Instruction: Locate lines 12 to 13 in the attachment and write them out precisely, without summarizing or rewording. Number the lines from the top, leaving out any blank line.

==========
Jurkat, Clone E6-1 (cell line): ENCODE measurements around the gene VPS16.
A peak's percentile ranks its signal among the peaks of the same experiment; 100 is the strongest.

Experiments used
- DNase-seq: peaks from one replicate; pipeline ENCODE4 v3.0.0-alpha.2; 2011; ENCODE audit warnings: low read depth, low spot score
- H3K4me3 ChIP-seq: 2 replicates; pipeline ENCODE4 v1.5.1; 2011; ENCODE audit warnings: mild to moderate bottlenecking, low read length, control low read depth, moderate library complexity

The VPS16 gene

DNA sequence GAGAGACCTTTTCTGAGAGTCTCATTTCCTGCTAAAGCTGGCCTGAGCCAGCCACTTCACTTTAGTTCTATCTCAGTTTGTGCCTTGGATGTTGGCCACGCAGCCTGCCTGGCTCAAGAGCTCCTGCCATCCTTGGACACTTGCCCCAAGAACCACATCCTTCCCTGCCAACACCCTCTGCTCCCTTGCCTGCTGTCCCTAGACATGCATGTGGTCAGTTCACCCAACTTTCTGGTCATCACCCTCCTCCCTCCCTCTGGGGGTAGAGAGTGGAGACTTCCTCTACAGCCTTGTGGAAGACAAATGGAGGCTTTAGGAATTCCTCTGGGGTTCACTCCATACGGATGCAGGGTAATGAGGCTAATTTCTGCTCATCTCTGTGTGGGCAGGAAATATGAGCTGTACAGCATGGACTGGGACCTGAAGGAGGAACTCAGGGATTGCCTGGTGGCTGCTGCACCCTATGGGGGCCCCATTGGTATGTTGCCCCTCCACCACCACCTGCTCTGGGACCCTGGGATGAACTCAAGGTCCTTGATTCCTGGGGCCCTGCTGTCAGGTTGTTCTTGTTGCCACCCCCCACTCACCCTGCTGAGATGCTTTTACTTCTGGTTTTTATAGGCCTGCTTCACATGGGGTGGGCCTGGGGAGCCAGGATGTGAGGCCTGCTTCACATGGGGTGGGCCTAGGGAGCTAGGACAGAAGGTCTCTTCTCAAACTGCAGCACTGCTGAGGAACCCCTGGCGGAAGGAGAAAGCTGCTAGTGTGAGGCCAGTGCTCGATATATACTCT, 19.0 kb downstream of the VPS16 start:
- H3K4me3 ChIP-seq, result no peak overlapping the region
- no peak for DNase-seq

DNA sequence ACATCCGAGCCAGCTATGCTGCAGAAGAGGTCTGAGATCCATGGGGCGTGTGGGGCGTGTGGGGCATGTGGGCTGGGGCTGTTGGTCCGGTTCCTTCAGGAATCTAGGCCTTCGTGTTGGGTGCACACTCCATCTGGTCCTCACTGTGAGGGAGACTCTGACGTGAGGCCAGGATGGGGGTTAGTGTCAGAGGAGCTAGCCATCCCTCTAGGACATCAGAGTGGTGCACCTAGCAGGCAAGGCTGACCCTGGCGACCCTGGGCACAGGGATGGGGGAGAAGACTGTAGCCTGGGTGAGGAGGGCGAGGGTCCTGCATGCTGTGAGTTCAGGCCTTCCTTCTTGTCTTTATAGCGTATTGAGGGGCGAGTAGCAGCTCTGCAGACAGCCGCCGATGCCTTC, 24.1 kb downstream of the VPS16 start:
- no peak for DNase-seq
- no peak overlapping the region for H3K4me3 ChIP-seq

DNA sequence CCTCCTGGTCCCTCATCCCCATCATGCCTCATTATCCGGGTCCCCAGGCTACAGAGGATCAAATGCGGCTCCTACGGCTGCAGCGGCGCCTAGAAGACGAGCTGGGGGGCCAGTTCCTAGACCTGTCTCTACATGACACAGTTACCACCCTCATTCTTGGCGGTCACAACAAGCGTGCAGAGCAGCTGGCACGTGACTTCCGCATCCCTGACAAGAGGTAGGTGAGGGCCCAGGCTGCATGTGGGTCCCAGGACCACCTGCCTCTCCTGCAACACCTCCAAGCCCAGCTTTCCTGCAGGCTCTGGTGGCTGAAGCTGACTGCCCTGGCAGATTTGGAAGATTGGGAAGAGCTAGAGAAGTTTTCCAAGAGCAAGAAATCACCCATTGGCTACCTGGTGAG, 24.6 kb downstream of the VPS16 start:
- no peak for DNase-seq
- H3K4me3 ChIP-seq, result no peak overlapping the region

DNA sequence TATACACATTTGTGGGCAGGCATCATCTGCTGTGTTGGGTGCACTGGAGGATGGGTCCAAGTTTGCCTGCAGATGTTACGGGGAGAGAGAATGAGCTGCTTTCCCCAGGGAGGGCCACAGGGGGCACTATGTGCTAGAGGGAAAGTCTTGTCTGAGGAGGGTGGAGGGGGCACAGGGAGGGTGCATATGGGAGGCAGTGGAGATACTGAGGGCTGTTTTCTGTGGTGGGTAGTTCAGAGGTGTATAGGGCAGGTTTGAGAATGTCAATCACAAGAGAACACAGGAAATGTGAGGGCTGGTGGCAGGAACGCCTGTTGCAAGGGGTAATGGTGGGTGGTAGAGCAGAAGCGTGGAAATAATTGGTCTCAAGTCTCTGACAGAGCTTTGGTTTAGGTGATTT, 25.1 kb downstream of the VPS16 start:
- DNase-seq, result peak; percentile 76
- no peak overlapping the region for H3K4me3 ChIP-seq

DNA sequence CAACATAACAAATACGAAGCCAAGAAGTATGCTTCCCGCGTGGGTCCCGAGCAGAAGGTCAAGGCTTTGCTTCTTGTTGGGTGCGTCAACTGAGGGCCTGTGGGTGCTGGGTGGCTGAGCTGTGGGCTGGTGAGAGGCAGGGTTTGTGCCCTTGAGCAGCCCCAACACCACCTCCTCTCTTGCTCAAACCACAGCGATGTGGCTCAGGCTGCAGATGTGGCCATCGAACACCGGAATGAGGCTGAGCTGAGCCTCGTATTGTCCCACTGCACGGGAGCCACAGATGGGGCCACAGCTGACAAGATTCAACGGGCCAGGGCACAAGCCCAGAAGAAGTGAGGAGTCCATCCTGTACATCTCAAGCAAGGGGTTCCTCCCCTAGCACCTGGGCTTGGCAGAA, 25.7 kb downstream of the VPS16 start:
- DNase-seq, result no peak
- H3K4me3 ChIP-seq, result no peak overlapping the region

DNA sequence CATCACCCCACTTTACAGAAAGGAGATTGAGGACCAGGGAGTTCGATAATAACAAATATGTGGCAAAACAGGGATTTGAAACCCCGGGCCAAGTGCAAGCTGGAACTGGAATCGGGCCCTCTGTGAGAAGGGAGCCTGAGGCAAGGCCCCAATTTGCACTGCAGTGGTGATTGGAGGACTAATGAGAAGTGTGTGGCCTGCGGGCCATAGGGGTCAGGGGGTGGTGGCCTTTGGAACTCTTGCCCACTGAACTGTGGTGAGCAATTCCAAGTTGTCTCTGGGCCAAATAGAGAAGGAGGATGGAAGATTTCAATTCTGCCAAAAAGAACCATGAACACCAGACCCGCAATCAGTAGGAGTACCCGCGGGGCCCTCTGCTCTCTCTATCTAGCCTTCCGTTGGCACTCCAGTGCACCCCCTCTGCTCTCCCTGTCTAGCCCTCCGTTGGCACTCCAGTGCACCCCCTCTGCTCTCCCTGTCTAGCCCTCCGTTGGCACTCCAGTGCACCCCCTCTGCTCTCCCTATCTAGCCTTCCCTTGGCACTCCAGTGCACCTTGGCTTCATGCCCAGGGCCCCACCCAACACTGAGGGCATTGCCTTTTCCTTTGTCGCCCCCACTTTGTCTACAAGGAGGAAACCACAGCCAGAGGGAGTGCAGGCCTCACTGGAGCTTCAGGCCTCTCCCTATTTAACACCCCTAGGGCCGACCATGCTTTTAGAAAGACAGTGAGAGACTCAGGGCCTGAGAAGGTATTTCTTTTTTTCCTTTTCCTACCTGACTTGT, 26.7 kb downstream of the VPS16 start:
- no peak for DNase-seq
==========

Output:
- no peak overlapping the region for H3K4me3 ChIP-seq

DNA sequence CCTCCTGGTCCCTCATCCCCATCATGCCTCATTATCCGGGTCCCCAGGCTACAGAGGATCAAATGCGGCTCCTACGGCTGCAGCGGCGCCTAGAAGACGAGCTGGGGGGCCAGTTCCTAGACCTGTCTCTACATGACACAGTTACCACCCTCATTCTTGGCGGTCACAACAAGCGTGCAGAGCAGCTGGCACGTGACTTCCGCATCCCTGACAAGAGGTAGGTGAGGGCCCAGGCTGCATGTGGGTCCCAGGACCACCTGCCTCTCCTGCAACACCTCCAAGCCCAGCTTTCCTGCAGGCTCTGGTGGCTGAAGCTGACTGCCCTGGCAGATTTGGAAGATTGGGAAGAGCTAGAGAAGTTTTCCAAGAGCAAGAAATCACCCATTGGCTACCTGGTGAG, 24.6 kb downstream of the VPS16 start: